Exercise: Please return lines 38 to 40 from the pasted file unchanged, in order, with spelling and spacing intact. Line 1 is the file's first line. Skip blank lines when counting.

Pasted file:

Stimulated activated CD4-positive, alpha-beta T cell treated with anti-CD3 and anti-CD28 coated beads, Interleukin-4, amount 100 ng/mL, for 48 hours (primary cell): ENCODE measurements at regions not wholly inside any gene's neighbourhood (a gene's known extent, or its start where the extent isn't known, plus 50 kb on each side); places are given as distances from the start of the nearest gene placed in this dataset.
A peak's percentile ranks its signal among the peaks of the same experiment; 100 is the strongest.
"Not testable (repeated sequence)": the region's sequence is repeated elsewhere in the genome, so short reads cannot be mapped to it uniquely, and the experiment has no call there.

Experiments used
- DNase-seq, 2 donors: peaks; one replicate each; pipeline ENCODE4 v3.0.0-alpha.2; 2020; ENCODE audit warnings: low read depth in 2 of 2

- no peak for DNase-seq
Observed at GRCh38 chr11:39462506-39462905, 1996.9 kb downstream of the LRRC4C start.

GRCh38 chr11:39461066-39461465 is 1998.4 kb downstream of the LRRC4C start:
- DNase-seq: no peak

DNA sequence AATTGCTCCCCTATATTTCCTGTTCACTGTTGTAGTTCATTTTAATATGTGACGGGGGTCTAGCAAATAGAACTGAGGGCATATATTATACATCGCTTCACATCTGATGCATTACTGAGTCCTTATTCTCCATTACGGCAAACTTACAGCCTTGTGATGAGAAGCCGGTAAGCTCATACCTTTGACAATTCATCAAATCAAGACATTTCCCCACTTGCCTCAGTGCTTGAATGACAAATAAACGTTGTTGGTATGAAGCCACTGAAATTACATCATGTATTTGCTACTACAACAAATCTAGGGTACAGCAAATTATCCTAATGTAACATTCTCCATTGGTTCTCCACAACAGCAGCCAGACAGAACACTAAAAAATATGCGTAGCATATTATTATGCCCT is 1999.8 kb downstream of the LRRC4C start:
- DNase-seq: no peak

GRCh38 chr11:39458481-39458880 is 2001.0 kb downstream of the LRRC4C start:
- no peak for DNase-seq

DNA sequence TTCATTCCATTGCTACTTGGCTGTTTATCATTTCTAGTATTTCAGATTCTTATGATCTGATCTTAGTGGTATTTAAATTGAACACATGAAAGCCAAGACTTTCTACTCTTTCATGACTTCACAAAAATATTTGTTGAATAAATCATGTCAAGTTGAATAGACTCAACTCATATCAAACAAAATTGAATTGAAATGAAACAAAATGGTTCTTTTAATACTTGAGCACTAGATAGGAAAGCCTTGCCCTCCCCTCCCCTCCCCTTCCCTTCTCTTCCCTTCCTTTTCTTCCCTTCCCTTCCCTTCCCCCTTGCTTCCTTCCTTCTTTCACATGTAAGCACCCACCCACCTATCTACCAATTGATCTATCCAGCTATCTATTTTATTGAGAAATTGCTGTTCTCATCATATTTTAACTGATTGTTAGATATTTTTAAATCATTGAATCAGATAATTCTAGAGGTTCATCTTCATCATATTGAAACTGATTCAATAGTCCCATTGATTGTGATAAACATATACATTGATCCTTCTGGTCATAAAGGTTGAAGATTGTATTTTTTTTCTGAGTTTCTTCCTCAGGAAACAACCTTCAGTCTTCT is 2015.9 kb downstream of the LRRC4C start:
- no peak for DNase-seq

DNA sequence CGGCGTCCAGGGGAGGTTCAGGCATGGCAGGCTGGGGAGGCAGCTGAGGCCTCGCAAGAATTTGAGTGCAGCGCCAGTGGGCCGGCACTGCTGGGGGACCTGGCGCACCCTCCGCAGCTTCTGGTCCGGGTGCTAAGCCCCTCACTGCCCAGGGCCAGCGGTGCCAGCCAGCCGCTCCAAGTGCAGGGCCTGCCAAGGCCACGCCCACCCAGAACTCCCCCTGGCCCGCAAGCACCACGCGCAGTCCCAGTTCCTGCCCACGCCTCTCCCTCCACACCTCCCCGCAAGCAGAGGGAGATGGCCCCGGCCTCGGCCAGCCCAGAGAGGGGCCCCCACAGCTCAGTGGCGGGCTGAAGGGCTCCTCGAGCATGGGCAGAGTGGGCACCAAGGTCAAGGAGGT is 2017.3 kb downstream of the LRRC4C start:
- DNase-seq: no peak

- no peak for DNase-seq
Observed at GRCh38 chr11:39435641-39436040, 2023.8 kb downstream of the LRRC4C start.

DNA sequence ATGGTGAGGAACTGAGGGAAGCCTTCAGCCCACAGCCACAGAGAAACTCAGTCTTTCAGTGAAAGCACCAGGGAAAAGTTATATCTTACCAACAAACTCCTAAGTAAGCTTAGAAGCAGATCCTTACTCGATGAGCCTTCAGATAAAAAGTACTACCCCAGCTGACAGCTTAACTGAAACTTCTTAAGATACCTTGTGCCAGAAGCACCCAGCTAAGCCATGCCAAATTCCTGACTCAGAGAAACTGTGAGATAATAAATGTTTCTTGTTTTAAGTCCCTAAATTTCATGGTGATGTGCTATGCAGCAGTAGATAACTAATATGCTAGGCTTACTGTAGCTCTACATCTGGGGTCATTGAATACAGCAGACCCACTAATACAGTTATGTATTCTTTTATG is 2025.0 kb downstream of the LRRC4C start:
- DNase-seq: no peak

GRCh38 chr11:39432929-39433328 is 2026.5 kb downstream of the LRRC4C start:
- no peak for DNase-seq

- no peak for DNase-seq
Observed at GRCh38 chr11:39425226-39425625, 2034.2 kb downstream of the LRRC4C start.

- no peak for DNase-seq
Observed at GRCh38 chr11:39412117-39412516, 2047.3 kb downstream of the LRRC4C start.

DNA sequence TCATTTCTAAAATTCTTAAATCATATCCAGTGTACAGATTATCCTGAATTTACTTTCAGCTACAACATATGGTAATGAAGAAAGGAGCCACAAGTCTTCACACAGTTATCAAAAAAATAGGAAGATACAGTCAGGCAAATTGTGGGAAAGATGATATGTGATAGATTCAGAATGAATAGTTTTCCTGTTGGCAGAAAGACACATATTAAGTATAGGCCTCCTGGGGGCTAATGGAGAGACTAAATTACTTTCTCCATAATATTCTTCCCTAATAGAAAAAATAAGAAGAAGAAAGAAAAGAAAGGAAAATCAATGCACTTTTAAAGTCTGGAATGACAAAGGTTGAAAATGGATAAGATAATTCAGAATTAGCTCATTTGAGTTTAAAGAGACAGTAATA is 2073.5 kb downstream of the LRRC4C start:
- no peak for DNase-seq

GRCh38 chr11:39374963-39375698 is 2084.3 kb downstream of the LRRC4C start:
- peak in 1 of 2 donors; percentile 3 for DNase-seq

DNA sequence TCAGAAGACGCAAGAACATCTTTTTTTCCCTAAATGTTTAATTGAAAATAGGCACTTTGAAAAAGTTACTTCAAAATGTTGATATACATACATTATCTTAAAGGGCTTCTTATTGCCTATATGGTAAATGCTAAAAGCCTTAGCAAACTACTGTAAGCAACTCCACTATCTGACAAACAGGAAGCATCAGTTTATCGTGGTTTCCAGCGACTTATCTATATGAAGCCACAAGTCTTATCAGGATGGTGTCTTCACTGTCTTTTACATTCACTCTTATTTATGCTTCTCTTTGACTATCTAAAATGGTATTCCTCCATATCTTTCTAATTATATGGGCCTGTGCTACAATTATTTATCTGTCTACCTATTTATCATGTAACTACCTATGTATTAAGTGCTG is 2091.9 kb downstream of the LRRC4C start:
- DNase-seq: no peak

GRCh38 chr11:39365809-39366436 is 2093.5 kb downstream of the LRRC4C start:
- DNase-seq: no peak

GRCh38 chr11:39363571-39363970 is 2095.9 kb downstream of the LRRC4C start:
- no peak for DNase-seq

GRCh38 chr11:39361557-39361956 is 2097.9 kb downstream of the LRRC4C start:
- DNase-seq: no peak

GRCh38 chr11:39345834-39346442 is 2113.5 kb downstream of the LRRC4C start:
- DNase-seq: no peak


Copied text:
GRCh38 chr11:39361557-39361956 is 2097.9 kb downstream of the LRRC4C start:
- DNase-seq: no peak

GRCh38 chr11:39345834-39346442 is 2113.5 kb downstream of the LRRC4C start: